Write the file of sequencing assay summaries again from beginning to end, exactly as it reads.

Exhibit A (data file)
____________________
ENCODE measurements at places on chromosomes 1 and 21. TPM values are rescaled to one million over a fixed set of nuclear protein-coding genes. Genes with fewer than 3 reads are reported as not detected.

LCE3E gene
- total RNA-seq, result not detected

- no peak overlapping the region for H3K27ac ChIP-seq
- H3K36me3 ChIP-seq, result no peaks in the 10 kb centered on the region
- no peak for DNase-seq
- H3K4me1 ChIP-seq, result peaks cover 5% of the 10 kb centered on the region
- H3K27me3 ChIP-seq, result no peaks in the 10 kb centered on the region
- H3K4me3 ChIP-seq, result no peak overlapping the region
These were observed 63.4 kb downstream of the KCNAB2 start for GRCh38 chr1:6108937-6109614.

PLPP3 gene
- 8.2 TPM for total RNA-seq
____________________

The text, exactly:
ENCODE measurements at places on chromosomes 1 and 21. TPM values are rescaled to one million over a fixed set of nuclear protein-coding genes. Genes with fewer than 3 reads are reported as not detected.

LCE3E gene
- total RNA-seq, result not detected

- no peak overlapping the region for H3K27ac ChIP-seq
- H3K36me3 ChIP-seq, result no peaks in the 10 kb centered on the region
- no peak for DNase-seq
- H3K4me1 ChIP-seq, result peaks cover 5% of the 10 kb centered on the region
- H3K27me3 ChIP-seq, result no peaks in the 10 kb centered on the region
- H3K4me3 ChIP-seq, result no peak overlapping the region
These were observed 63.4 kb downstream of the KCNAB2 start for GRCh38 chr1:6108937-6109614.

PLPP3 gene
- 8.2 TPM for total RNA-seq